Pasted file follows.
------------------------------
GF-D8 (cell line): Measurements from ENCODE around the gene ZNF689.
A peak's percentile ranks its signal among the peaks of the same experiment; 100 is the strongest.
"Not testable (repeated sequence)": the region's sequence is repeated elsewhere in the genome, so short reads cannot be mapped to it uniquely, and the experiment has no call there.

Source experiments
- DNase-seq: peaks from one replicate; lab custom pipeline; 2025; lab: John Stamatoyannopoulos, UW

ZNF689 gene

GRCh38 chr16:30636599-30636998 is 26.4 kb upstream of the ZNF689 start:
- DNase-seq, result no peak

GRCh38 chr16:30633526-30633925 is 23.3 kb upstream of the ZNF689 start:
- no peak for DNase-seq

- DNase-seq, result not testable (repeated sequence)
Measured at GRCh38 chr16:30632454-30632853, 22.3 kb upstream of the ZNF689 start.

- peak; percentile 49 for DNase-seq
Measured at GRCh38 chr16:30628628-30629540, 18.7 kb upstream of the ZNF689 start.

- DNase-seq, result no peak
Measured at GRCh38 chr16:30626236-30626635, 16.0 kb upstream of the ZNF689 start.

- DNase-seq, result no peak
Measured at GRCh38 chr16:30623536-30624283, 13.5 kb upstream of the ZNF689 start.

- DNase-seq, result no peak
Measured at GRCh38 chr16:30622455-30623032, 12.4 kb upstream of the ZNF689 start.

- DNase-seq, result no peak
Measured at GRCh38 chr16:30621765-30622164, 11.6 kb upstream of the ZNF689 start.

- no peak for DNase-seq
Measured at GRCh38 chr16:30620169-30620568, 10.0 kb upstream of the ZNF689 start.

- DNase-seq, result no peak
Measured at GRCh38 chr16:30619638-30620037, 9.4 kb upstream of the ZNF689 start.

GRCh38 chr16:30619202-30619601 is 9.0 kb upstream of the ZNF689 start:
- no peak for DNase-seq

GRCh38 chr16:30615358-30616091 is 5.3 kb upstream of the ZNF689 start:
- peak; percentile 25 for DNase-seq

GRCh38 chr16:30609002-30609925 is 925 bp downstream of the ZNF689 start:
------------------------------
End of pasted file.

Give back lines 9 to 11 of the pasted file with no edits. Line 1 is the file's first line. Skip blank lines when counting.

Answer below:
GRCh38 chr16:30633526-30633925 is 23.3 kb upstream of the ZNF689 start:
- no peak for DNase-seq

- DNase-seq, result not testable (repeated sequence)